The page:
August 27 2014 Latest news:
by John Bailey
Wednesday, October 10, 2012
Believe me, I hate to keep getting back to the troubled waters of predatorial control and, left to myself, I’d leave well alone. However, more trouble has broken out between the RSPB and the angling body in the shape of the Angling Trust.
The well-respected journalist, Simon Barnes, has recently written a remarkably inflammatory piece in the RSPB magazine, condemning anglers as narrow-minded, self-centred fools unable to see the environment in a wider context than catching fish alone. He labels the anglers’ concern over cormorants as both idiotic and self-serving. In short, typical incendiary stuff and, as a member of the RSPB myself (and an ambassador for angling with the Angling Trust) I’m infuriated.
With a foot in both camps, I’m constantly outraged by the mindless uninformed codswallop we as anglers are subjected to on an almost weekly basis. I’ve said much of what I’m going to say now before. However, I do think it is important and my views are constantly refining and updating. Remember, I love fish, I love birds and I respect every element of the UK aquatic environment. I suspect, as an angler like you, I see all the issues involved more clearly than many people who do not fish, Mr Barnes included. If anglers like me and you didn’t learn from our days on the waterside, they’d be totally wasted.
Right. Let’s consider. In the summer, we have a population of around 18,000 cormorants, give or take. In the winter, because of migration, this number moves up to 35,000 or thereabouts. Cormorants, therefore, are particularly a winter problem. It’s interesting to note that probably as many as 20,000 of our winter cormorants actually come from Denmark or Holland. This is important. We’re not talking about our UK cormorants, but alien cormorants. It’s also significant for us in East Anglia because, of course, from both countries our waters tend to be amongst the first ports of call as it were. Cormorants for us in East Anglia are a serious winter issue and make no mistake.
By common consent, an adult cormorant eats something like a pound of fish per day. So, let’s say 20 cormorants are allowed to camp out on a stretch of river. They’re probably eating 80 to 100 young roach every 24 hours. They are also targeting other species as well, of course, including eels that have already suffered a 95pc decline in recent years. We cannot delude ourselves. Cormorants in significant numbers visiting our waters for noticeable lengths of time can only have a very detrimental effect.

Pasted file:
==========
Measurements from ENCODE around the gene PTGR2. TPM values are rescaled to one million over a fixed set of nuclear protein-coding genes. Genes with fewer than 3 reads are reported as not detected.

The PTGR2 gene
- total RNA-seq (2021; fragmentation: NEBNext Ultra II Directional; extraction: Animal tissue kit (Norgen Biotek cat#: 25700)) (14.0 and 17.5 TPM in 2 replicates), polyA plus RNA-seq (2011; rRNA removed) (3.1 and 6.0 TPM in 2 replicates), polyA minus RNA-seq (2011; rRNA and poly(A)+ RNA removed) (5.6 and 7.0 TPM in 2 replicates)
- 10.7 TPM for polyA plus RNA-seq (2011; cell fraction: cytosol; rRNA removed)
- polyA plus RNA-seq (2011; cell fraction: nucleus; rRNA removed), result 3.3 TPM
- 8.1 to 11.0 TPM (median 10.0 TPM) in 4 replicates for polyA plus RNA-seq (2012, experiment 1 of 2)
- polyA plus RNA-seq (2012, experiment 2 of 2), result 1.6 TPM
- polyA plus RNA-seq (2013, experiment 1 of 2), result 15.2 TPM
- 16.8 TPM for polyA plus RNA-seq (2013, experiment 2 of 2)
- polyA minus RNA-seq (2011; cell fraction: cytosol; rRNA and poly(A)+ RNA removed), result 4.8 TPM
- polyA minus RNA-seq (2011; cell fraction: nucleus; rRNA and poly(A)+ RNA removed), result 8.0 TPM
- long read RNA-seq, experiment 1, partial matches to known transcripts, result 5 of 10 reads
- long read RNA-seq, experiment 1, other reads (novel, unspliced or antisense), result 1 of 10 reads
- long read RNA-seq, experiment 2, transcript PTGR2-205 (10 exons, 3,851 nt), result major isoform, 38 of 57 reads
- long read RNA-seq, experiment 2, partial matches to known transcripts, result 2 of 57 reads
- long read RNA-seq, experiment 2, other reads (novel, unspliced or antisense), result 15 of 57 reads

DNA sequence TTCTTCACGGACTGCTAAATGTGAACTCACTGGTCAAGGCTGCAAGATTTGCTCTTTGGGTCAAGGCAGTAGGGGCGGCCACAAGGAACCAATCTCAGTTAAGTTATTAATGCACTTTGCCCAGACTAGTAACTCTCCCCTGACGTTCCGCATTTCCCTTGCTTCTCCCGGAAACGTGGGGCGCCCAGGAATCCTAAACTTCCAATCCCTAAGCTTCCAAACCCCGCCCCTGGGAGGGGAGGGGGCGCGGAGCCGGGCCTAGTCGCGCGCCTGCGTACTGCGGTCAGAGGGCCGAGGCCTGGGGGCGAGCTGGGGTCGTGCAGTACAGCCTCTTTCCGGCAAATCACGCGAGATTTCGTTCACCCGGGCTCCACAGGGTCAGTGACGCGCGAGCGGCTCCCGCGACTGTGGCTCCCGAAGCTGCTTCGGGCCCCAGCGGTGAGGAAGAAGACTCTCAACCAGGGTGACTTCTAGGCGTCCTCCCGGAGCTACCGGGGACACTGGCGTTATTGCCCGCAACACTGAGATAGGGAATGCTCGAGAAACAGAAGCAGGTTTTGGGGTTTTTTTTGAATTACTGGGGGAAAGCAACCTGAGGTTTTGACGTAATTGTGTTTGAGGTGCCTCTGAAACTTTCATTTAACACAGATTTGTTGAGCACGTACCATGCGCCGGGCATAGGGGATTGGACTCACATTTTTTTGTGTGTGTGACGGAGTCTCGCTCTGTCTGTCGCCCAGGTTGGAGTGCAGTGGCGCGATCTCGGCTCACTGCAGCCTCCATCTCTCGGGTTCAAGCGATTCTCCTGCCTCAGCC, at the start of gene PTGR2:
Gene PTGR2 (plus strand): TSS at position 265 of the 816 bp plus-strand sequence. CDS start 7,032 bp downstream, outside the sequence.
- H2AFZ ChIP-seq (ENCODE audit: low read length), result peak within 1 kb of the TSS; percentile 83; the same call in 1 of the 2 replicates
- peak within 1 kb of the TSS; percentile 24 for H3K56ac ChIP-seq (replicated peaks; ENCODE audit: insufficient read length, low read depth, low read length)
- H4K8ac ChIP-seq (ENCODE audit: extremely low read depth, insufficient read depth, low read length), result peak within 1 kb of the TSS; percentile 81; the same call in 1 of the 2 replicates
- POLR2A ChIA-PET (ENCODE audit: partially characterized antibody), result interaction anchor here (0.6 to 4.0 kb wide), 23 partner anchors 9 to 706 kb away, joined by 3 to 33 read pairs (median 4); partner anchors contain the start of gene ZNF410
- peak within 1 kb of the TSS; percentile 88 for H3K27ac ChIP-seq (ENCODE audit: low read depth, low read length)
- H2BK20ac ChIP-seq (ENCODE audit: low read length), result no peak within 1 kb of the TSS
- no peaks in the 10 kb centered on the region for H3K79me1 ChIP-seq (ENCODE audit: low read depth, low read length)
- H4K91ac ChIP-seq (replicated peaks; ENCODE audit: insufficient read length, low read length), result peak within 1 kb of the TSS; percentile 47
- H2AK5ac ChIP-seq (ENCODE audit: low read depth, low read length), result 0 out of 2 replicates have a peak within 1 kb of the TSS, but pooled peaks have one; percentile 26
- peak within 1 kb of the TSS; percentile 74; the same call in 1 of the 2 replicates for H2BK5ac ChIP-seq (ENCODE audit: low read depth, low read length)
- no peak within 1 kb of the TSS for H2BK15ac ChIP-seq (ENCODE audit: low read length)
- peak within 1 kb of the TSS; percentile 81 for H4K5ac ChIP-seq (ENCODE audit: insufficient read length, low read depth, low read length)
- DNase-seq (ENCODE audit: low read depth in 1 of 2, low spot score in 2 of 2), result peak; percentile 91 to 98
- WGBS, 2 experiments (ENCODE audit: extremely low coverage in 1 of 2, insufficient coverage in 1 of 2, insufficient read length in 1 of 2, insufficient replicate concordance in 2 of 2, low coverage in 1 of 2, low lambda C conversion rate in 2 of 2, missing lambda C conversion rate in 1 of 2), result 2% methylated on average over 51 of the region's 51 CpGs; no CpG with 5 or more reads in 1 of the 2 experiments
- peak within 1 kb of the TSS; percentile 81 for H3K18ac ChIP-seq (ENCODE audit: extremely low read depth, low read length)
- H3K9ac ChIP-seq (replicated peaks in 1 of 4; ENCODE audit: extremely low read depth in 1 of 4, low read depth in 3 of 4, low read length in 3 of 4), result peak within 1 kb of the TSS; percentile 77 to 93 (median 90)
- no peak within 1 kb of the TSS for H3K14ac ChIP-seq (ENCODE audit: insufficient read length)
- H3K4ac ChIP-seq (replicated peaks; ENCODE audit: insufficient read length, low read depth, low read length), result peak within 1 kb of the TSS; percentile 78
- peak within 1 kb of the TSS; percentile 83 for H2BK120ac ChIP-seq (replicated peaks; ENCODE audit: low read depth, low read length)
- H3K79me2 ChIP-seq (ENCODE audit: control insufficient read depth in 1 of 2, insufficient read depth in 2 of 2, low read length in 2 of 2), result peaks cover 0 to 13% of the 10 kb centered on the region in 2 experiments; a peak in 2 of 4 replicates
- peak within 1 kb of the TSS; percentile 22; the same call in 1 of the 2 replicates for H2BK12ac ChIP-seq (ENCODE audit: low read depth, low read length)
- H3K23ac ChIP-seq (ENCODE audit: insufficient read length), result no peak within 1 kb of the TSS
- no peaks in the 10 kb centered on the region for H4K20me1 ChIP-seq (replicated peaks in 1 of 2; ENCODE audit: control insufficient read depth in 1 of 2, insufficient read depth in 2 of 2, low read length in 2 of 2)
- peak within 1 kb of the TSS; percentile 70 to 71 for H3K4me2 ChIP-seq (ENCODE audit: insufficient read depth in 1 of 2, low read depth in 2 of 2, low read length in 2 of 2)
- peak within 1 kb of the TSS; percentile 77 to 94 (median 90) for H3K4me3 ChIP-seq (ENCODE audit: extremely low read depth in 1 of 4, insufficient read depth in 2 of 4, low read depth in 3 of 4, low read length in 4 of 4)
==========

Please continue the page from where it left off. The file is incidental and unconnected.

Unchecked, cormorants denude waters completely. The whole ecological structure simply collapses quickly afterwards. I can think of several lakes and pits which are now dank and overgrown. There are no grebes, herons or kingfishers. The gravels become choked because the fish are not keeping them clean so fly life deteriorates. We witness the departure of martins, swallows and swifts as a result. Anglers, birders, all of us are losing out here.
What to do? Well, over the last couple of years, I’ve been involved in a project along a stretch of the Wensum to try and keep the water here as cormorant-free as possible. This does not mean shooting cormorants. There are all sorts of possibilities. Human disturbance – that is me – is all-important. The prime feeding time for cormorants is a little after dawn and I’ve made it my business to visit just as often as I can around this time. It’s tedious work, but it’s well worth it, I feel. You will always have the odd cormorant or two, but what you are not doing is allowing them to settle in large, debilitating numbers for extended periods of time. This, I believe, is when the huge damage is done.
This stretch of river is also benefiting from modern sensitive river management. There is far more weed, far more marginal growth and far more overhanging trees than you would have seen 20 years back. These fish refuges are a vital part in combating the cormorant. You’ve simply got to give fish somewhere to hide when the cormorants arrive. In the days of old, when our rivers were treated little better than concreted drains, all fish were easy targets.
The result of these efforts has been extraordinary, even within a couple of years or so. The roach and dace populations, in particular, seem to have increased markedly. There are far more better roach, too, than we have been seeing for the past 15 or 20 years. Of course, I have the Environment Agency to thank for the habitat and my own efforts which are directed at making me as irritating and as disruptive as possible to the cormorants at breakfast time.
Mr Barnes, I for one fail to see why we should lose our natural, wild fish and the fascinating creatures that depend upon them simply because of the rapaciousness of Dutch and Danish cormorants. I’m not advocating disturbing cormorants today and disturbing grebes or kingfishers tomorrow. The buck stops with the cormorants and until more of us take an active part in managing our fisheries with real vigour and belief, these black birds will continue to rule the roost.